While they might be confused with swordfish, the sawfish species is actually related to the ray. Their distinct long, flattened rostrum – which lends the “saw” reference in their moniker – makes them a prized target among international curio collectors.
Both largetooth and smalltooth sawfish have a distinct rostrum that extends from their bodies, much like a snout. Each rostrum is lined with dozens of teeth that are set deeply within tough cartilage. If a sawfish loses a tooth, it does not grow back. Examining the number of teeth on one side of a sawfish’s rostrum helps identify the specific species – the size of the teeth on a largetooth sawfish are much greater than the smalltooth variety. A smalltooth sawfish will also have more teeth than its counterpart.
When hunting, sawfish will stir up the sandy or muddy floors of their ocean water habitat. They will use their rostrum to locate, immobilize and kill bottom-dwelling prey, such as herring and mullet. And while the sawfish is generally a docile species, it will also use its rostrum as a defensive weapon.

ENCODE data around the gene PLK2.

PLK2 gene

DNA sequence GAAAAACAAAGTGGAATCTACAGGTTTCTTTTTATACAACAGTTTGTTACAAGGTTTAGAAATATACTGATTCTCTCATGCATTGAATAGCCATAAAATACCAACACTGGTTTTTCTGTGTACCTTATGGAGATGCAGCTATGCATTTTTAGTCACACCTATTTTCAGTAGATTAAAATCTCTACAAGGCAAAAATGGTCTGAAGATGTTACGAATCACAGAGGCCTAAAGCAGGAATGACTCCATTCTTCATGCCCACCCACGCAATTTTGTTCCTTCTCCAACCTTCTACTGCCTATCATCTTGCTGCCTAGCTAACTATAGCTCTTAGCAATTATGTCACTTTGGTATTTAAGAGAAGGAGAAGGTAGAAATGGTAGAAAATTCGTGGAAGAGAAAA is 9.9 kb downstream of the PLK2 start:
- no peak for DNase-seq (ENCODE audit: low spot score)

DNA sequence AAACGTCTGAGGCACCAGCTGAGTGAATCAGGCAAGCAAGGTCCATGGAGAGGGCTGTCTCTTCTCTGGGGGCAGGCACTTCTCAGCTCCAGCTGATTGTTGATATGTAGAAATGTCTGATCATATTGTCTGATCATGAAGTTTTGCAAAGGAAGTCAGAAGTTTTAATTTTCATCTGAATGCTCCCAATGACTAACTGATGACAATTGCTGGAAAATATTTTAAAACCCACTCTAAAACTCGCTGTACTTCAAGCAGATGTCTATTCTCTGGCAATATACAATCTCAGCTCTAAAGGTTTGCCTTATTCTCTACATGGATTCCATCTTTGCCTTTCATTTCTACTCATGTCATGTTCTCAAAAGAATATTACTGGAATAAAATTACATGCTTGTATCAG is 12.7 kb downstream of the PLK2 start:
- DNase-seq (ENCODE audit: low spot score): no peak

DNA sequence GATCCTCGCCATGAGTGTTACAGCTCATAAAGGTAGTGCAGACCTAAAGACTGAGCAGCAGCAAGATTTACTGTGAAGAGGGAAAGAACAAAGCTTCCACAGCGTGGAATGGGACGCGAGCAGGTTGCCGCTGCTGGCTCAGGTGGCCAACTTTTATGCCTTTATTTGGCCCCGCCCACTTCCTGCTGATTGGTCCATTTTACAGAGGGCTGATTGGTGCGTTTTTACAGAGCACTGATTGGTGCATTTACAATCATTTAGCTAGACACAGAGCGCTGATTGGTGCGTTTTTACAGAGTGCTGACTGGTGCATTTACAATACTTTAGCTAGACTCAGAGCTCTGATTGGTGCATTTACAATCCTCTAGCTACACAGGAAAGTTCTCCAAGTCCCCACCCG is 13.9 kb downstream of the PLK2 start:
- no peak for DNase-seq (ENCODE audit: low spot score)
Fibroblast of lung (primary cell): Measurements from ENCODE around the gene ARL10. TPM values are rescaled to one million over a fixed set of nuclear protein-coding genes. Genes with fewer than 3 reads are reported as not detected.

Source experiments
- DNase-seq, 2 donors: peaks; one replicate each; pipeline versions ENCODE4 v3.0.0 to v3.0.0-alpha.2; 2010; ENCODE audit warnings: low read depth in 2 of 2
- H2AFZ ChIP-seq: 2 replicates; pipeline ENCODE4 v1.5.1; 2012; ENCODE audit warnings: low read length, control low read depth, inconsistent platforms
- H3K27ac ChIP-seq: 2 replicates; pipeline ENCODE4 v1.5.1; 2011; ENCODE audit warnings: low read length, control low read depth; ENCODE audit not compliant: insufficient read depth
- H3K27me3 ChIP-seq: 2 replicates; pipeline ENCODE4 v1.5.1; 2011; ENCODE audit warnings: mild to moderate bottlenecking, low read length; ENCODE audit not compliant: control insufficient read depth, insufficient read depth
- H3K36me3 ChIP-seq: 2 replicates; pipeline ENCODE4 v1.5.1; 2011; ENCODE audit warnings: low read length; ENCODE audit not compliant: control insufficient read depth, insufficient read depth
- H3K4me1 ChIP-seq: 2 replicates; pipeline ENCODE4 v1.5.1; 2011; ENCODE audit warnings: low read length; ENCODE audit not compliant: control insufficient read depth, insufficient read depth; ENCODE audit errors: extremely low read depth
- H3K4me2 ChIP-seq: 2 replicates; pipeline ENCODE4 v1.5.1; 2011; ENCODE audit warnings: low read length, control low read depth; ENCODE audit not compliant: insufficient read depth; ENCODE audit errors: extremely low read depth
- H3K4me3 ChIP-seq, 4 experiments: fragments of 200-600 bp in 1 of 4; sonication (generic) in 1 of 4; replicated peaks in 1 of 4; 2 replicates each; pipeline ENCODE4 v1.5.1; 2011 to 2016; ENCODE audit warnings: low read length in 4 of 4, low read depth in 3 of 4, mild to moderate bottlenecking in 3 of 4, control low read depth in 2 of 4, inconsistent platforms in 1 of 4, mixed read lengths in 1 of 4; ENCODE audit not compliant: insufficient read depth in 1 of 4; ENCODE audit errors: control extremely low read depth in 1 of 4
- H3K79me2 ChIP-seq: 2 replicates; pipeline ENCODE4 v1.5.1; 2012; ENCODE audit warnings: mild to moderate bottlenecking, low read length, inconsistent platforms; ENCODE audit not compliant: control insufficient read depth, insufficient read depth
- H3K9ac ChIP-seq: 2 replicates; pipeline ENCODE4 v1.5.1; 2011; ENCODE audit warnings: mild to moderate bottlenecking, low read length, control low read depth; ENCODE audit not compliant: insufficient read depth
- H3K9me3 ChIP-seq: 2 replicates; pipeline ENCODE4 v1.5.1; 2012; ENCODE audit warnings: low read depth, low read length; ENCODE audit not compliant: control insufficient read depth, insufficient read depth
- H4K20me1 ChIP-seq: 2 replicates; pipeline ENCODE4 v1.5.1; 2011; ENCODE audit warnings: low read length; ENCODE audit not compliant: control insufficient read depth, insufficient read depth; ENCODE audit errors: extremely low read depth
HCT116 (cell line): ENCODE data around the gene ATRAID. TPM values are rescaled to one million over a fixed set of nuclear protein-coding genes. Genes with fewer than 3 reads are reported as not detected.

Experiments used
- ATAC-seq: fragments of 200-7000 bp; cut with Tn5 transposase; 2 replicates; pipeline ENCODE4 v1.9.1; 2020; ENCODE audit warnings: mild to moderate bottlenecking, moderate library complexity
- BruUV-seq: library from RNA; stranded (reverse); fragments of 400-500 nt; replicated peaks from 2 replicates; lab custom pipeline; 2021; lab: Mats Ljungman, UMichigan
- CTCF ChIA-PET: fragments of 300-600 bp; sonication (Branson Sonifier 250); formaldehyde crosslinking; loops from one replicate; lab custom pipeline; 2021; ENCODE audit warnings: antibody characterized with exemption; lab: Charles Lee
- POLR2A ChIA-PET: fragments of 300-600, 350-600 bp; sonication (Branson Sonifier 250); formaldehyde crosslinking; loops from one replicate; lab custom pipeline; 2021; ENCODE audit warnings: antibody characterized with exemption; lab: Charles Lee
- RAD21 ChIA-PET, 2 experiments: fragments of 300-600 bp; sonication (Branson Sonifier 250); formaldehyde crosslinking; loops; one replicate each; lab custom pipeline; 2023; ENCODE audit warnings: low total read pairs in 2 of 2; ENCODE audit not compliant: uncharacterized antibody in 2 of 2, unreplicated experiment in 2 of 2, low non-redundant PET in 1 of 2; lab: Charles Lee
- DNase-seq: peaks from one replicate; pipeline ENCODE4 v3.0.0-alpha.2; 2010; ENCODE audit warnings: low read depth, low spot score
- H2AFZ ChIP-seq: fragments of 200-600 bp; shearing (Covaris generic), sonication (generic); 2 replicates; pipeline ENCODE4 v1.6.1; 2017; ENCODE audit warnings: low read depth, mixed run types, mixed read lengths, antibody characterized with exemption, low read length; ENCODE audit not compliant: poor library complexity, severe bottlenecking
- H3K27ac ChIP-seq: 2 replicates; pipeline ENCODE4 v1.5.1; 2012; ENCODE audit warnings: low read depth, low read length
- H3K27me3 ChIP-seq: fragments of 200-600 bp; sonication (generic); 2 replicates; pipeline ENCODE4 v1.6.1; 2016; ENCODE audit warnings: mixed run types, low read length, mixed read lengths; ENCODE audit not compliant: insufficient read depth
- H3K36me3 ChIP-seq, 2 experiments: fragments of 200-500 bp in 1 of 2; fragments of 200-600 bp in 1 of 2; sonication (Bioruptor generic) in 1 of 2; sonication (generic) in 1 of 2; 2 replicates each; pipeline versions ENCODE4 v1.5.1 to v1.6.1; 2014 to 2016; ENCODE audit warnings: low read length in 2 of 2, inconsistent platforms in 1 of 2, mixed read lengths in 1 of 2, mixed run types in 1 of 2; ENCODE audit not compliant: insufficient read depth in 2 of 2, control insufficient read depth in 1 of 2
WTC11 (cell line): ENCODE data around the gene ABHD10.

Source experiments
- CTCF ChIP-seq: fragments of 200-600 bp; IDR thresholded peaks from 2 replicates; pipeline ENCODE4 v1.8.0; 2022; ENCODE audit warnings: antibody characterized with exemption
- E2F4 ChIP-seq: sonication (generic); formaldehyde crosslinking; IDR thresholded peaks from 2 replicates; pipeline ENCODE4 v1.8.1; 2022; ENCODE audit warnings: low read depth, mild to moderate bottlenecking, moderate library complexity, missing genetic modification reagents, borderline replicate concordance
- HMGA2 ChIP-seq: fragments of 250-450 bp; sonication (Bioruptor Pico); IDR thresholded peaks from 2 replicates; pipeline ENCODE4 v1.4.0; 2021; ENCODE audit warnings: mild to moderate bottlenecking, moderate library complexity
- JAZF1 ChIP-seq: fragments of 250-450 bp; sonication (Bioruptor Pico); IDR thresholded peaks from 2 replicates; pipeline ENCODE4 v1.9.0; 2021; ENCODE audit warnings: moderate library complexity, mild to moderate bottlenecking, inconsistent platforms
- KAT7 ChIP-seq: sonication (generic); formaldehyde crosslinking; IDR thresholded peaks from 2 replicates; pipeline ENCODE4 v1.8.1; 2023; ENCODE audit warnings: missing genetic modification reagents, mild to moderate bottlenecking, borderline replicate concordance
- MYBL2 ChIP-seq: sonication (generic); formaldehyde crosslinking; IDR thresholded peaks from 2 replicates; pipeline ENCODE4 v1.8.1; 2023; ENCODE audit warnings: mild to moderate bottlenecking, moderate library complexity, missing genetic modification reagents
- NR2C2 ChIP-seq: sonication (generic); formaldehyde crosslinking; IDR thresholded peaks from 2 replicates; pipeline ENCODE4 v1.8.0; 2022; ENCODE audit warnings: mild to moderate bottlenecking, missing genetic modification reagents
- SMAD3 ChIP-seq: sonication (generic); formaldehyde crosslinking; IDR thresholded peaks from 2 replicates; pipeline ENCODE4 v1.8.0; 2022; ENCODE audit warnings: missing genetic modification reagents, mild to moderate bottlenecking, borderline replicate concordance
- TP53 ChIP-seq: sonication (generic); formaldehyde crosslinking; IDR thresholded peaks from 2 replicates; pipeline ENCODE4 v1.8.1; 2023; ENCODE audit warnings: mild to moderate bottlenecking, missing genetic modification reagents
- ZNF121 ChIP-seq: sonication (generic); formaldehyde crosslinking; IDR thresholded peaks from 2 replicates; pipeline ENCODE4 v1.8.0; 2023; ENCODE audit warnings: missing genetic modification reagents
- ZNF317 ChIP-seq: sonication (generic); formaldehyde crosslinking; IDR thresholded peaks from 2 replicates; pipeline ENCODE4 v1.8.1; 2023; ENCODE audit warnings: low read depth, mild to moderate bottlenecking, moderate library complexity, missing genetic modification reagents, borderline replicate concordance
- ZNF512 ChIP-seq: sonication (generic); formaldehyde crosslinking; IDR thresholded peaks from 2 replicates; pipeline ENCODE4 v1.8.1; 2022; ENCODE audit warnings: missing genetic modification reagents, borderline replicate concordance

Across the globe, sawfish are hunted for their rostrums. Historically, rostrums have been used in religious ceremonies and traditional medicine. Some saw teeth are made into tools, other cultures make an asthma-treating tea from the rostrum itself. Sawfish have been recognized by civilizations for quite a long time – some ancient Aztec swords were made in the design of a sawfish rostrum, and other Oceania and Australian cultures reference sawfish in tribal legends.
Decades of overhunting have negatively impacted wild sawfish populations. Additionally, due to their protruding rostrum, this species can be easily entangled in fishing nets and require careful removal for a healthy release. It is illegal to catch or harm a smalltooth sawfish under the Endangered Species Act (ESA).
Photo Credits: Jodi Kendall, images taken at the Georgia Aquarium.